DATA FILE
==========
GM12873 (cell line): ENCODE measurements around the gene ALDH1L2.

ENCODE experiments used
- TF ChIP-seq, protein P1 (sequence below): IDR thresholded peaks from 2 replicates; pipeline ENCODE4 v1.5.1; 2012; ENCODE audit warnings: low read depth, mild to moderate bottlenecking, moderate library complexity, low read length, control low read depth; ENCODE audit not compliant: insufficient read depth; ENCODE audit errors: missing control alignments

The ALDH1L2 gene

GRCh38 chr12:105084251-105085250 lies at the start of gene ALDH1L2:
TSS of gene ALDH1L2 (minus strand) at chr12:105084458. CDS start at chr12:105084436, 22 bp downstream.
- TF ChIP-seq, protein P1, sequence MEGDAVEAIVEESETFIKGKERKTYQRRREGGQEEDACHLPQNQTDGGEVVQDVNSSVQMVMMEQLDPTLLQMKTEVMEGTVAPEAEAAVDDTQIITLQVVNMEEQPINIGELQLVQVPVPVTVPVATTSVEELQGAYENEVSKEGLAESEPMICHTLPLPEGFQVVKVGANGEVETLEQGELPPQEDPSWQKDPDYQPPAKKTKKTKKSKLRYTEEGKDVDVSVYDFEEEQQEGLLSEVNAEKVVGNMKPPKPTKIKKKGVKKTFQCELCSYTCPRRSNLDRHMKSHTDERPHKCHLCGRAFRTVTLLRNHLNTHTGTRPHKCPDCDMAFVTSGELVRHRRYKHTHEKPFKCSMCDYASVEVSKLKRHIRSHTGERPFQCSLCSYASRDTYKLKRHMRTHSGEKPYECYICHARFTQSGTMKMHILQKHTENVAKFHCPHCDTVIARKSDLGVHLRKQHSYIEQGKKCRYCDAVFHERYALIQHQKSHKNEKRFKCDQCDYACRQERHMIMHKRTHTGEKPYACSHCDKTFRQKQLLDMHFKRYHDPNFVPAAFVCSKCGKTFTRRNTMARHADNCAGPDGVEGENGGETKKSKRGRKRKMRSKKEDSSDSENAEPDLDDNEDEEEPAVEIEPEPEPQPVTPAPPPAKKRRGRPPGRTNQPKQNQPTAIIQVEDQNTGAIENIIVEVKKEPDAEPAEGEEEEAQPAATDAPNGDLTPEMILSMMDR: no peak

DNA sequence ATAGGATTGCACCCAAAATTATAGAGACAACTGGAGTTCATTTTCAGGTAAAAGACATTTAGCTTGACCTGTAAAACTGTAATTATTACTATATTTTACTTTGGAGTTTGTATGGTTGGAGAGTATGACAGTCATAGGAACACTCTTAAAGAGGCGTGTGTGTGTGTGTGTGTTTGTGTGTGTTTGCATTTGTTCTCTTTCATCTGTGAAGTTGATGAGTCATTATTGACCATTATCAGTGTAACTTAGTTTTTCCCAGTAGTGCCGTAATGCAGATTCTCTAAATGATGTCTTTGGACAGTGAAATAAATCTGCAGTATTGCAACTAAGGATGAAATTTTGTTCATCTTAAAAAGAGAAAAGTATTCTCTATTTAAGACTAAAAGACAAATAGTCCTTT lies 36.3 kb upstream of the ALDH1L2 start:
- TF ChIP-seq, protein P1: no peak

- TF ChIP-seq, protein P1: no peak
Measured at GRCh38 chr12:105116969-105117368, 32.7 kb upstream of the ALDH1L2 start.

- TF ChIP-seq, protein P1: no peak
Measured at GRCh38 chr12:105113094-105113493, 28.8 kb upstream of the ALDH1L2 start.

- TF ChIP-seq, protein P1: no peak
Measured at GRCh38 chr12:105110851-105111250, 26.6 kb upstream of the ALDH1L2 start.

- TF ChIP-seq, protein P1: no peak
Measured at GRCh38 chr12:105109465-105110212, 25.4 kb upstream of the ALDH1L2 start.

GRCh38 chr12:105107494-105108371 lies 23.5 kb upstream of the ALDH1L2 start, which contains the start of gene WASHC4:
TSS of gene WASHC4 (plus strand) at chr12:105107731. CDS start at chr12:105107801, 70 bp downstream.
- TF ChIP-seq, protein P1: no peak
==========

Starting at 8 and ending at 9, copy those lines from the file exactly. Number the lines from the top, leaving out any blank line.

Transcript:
DNA sequence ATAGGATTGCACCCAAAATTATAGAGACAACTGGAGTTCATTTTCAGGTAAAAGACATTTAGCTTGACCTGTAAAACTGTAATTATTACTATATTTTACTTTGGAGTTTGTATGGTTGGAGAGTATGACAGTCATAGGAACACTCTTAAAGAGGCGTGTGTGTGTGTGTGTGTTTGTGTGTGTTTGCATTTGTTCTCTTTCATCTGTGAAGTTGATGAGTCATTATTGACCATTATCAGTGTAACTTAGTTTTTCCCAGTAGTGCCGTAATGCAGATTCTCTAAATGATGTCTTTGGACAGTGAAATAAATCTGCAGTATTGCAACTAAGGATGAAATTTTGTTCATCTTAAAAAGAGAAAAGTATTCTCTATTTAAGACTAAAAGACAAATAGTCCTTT lies 36.3 kb upstream of the ALDH1L2 start:
- TF ChIP-seq, protein P1: no peak